The Latest News in Conservation

Bipartisan Vote Supports SPortsmen's Call for Transparency in Environmental Litigation

The U.S. House of Representatives has passed a bipartisan bill to publish details on lawsuits lost or settled by federal agencies that must pay the private legal fees of the other side.

The Open Book on Equal Access to Justice Act, H.R. 2919 – which passed the House on May 6 by voice vote with support of both Democrats and Republicans – would create an online public database of court cases against the U.S. government. Agencies do not keep usable data on cases brought against them according to investigations by the Government Accounting Office. H.R. 2919 would provide a common base of information available to all citizens.

Boone and Crockett Club President Emeritus Lowell Baier worked closely with Reps. Cynthia Lummis (R-WY) and Steve Cohen (D-TN) on this bill. Rep. Cohen was instrumental in bringing the bill to the House floor after winning passage in the Judiciary Committee, where the bill passed also by a voice vote and was reported with no dissenting views.

The bill is cosponsored by six additional members of Congress, evenly bipartisan: Reps. Doug Collins (R-Ga.), Joe Garcia (D-Fla.), Steve Daines (R-MT), Kurt Schrader (D-OR), Rob Bishop (R-UT) and Collin Peterson (D-MN).

Boone and Crockett applauded House passage and is promoting Senate passage. The Club’s goal is to better understand why environmental litigation is so common, the grounds on which the government loses, and the reasons for using public funds to pay private legal fees.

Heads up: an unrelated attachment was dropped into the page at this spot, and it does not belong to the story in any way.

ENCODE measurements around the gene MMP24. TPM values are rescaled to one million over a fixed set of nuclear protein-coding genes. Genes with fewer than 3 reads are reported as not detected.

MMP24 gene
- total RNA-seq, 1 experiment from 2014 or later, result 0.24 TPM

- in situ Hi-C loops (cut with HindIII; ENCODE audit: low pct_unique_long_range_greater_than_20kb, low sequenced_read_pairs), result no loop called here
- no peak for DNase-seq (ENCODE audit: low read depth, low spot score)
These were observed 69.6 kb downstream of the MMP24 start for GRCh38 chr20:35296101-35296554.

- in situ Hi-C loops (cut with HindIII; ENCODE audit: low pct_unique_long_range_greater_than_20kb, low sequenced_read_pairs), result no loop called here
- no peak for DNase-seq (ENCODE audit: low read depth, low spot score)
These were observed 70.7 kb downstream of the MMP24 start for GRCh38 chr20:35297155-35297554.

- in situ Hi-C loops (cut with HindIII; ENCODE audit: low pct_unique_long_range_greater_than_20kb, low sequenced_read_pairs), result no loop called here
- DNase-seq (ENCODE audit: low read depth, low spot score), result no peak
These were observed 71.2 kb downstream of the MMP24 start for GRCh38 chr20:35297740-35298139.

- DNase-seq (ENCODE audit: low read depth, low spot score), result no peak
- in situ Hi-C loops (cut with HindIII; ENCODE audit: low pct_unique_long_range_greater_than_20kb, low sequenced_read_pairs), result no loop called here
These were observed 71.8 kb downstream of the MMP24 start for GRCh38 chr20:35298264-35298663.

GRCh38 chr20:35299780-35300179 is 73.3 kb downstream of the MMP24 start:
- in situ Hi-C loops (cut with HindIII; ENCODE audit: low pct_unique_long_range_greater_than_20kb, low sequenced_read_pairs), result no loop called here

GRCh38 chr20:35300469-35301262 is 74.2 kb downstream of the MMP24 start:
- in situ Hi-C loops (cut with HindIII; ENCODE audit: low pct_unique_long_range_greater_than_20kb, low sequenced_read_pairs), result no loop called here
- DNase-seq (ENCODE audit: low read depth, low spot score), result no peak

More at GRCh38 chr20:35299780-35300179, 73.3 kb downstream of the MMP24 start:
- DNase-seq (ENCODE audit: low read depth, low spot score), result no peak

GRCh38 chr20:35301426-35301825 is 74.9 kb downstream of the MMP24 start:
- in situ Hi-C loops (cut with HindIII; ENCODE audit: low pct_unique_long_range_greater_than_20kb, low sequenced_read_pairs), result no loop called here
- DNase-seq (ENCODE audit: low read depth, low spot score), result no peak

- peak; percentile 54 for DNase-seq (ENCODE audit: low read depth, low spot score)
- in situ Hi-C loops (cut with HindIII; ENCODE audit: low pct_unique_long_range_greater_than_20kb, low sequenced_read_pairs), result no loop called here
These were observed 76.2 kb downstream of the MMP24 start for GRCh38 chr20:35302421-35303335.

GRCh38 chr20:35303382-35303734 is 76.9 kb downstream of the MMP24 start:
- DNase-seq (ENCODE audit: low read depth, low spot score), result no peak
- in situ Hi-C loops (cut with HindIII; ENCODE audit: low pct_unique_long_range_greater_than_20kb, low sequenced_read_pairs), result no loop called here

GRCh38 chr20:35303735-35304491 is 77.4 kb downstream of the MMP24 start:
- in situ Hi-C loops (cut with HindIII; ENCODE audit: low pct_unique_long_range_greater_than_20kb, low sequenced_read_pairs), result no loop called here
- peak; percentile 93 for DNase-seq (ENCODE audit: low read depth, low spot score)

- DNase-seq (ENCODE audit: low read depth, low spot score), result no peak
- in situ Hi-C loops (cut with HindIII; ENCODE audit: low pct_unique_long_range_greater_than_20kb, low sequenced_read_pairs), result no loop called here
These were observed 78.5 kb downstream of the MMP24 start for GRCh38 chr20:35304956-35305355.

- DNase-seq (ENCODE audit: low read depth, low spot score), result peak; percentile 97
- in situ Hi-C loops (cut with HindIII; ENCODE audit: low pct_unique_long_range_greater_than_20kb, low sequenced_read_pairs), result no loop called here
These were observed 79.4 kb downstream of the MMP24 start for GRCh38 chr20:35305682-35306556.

“Many people have opinions on environmental litigation,” said Baier, “but there must be data on what is actually happening before anyone’s opinion can help with this issue.”

Many sporting conservation groups also support H.R. 2919 because they work closely with the federal agencies that manage wildlife habitat on public lands, where many management projects stall in the courts, taking time and money away from on-the-ground conservation work.

A joint letter from sportsmen’s groups last fall to lawmakers in Washington D.C. urged support and co-sponsorship for the Open Book on Equal Access to Justice Act.

Baier said, “Sportsmen, particularly the founders of the Boone and Crockett Club, led the creation of federal conservation agencies. Naturally we are intent on their success today. These agencies must be accountable to the public, but in a case of differing opinions, which is what many of these lawsuits are, the government should not subsidize the controversy. To get the balance right, we need common data to enable us to sort case details and adjust policies accordingly.”

Suing the government has become common enough to raise questions about whether agencies are properly carrying out the law, whether lawsuits are too easy to file and win, and whether all lawsuits should be supported with public dollars, says Baier, and H.R. 2919 would help answer these questions.